Did I ever tell you that I've wanted to be Jewish since I was a little little girl.  It's true.  It's not just that I think Jewish men are kind of the dreamiest, the culture, it's people, just calls to me, speaks of a kind of home.  Like this beautiful little sacred hall.  I wondered as soon as I set foot in it if I hadn't been there before, if I hadn't known it like an old friend you'd forgotten but remember suddenly when you meet again years later at a reunion.  It was not gut punching, shake me to my core familiar, but it was known to me, warm.

When I left, I found my way easily to Churchgate Station and the train home.  Based on my personal Theory of Navigation, Mumbai and I must be better friends than I had first supposed us to be.

At evening time I spoke at length with Rajiv and Payel.  Or should I say, I listened at length while they told me why they love running the B & B.  They have made friends all over the world, many of whom return again and again when they could easily stay in five star hotels.  Their guests love them and have featured them in magazine articles from around the planet.

Turns out, Rajiv and Payel also have second and third jobs as social workers in their "spare time." Rajiv is interviewed for tv every few days on some matter pertaining to social justice which they relate to running the B & B.  They explained that when the government gives them a license to have people stay in their home, it requires them to introduce travelers to a genuine Indian home and experience, right down to the bedding, the cooking, the all-in-one bathrooms.  But Rajiv and Payel take it further.  They often host medical tourists, some of whom have needed rushing to the hospital in the middle of the night.  They have saved one guest's life by making calls at three a.m. to friends in order to track down a rare blood type when the guest needed a blood transfusion to survive the night.

Rajiv said, "This, too, is part of the Indian culture.  It is what our forefathers expected of us.  Mumbai has become so commercialized.  Other hotels will kick you out at the first sign of sickness, of trouble.  That is not our way.  They have forgotten what it is to be truly Indian, to be part of humanity."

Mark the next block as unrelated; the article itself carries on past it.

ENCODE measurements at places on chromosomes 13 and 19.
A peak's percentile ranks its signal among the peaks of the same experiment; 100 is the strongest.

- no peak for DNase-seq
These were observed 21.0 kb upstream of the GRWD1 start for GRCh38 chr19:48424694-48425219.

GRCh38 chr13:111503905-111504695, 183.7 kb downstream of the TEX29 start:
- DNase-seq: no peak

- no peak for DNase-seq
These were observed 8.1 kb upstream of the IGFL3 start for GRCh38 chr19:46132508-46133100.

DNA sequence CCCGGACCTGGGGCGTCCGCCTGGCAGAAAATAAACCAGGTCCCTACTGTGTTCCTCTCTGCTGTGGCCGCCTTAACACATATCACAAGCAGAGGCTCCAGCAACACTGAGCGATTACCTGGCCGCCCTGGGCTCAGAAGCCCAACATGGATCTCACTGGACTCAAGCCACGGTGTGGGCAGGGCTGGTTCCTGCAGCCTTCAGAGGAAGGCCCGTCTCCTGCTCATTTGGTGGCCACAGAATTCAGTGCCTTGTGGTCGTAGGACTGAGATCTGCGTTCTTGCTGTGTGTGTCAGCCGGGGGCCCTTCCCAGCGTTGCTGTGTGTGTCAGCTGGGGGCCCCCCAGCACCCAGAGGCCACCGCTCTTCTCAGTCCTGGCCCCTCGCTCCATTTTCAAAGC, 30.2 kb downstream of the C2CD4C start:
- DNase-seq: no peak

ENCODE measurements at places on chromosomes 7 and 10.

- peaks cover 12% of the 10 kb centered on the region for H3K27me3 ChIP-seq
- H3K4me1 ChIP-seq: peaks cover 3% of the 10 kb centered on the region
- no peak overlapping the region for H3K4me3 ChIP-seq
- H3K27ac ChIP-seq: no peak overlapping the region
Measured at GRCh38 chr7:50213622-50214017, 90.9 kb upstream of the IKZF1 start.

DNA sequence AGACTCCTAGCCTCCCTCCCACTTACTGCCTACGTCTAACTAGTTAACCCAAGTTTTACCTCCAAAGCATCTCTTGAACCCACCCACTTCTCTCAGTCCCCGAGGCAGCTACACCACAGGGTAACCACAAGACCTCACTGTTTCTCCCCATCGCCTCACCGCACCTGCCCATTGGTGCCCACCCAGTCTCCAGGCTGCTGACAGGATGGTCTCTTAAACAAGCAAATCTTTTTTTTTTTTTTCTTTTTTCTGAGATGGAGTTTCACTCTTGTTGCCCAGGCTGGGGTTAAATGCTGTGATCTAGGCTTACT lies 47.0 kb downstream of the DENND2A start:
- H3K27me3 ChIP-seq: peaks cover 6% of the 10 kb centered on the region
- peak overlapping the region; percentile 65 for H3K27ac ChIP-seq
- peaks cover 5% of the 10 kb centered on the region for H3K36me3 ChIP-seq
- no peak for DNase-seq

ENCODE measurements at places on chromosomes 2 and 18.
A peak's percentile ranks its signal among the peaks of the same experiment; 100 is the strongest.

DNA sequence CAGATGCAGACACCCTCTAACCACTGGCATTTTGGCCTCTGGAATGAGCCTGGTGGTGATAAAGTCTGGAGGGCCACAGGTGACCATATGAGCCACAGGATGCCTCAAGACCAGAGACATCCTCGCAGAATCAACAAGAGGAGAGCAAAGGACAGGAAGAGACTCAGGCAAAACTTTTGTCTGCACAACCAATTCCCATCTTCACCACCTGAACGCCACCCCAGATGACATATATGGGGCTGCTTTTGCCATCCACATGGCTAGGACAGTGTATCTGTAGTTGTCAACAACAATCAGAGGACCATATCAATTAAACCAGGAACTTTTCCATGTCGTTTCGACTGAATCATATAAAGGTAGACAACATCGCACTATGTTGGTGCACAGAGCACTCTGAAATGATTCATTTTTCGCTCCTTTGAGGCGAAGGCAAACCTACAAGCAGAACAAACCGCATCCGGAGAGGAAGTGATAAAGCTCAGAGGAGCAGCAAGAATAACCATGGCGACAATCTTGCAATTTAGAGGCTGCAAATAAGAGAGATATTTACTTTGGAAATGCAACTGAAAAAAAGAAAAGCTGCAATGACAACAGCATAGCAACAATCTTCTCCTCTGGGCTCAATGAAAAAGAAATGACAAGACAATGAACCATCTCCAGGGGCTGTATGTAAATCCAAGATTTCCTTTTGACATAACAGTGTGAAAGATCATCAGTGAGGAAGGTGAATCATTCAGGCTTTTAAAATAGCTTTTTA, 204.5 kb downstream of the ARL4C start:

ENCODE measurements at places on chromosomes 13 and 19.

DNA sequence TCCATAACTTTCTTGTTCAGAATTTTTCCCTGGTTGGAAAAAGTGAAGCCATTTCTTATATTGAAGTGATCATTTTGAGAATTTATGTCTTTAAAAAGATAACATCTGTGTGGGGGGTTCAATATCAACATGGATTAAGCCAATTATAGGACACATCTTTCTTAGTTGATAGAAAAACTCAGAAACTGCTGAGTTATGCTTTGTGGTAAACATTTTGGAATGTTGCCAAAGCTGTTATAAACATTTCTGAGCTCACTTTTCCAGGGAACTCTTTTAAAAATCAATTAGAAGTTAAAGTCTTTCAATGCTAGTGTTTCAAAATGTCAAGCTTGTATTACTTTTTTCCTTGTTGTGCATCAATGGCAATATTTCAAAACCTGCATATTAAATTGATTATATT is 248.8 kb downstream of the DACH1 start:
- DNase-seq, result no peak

This reminded me of the train ride home.

If you ever make it to Mumbai and you have occasion to ride the train, you might want to follow some advice that I didn't follow: don't ride the train at rush hour.  If you do ride the train at rush hour and you are a woman who has bought a first class ticket, then you might want to at least wait for the first class car to appear.  Don't think, "oh, here is a second-class women's only car, it is not too crowded, I will just take this one, how different can it be from first-class".

Sardines, I think, have more room to move in a can filled with other sardines.

I was in awe of the amount of human beings that can cram themselves onto a single train car.  As the car filled and filled and filled and I debated wether I should get off and wait for a first-class train, I pressed myself up against a partition and let myself be held in place by the sheer weight of people a few of which exchanged themselves while departing with new passengers coming on.  Sweat poured down the backs of my legs.  I couldn't move one arm which was wedged firmly against my body.  I covered my face from time to time with the sleeve of my other arm when women would cough in my direction.  (There is a cough here in Mumbai that is prevalent, a deep and raspy cough.  What it speaks of, I do not know.  I do hope, whatever it is, that I got that particular vaccination.)

Despite the fact that it was so exhausting to be surrounded by that many people, there was something wonderful about it too.  There was one particular woman who stood sometimes next to me, sometimes a person or two away from me, depending on how other folks pushed and pulled their way into "our" space; she kept checking in.  We would see each other and smile, as if to say at the same time, "can you believe we live like this.  Isn't this absurd?"  She was not comforting me, or apologizing.  I was with her.  I was part of the "we".  One of the mass.  I felt so deeply in the thick of it.  Wholly myself and wholly of the great wide world all at the same time.

It was amazing to see women who just stood in the car with their eyes closed, peacefully held up by their "sisters,"seemingly oblivious to the angst of some of the other women who pushed and argued and vied for a quarter of an inch here or there.  A couple of ladies managed to carry on long conversations on their mobiles.  This was a regular part of their days.  Life was simply being lived while we all held each other up with the weights of our bodies; the train lumbering us towards home.